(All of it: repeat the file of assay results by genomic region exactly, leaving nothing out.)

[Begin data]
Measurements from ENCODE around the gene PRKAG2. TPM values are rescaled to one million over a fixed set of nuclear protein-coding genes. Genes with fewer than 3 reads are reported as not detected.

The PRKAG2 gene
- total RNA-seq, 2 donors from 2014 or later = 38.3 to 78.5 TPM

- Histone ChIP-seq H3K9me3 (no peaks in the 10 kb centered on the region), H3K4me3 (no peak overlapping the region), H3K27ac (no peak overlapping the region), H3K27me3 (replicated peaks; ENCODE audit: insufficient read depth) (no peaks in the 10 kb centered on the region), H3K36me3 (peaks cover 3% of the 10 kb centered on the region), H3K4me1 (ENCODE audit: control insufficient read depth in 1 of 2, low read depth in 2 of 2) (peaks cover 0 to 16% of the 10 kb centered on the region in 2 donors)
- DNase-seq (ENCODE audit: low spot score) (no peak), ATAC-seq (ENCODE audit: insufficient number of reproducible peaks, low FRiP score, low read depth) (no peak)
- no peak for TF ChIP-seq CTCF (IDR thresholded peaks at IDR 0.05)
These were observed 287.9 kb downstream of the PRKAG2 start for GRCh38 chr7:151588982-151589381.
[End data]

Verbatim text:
Measurements from ENCODE around the gene PRKAG2. TPM values are rescaled to one million over a fixed set of nuclear protein-coding genes. Genes with fewer than 3 reads are reported as not detected.

The PRKAG2 gene
- total RNA-seq, 2 donors from 2014 or later = 38.3 to 78.5 TPM

- Histone ChIP-seq H3K9me3 (no peaks in the 10 kb centered on the region), H3K4me3 (no peak overlapping the region), H3K27ac (no peak overlapping the region), H3K27me3 (replicated peaks; ENCODE audit: insufficient read depth) (no peaks in the 10 kb centered on the region), H3K36me3 (peaks cover 3% of the 10 kb centered on the region), H3K4me1 (ENCODE audit: control insufficient read depth in 1 of 2, low read depth in 2 of 2) (peaks cover 0 to 16% of the 10 kb centered on the region in 2 donors)
- DNase-seq (ENCODE audit: low spot score) (no peak), ATAC-seq (ENCODE audit: insufficient number of reproducible peaks, low FRiP score, low read depth) (no peak)
- no peak for TF ChIP-seq CTCF (IDR thresholded peaks at IDR 0.05)
These were observed 287.9 kb downstream of the PRKAG2 start for GRCh38 chr7:151588982-151589381.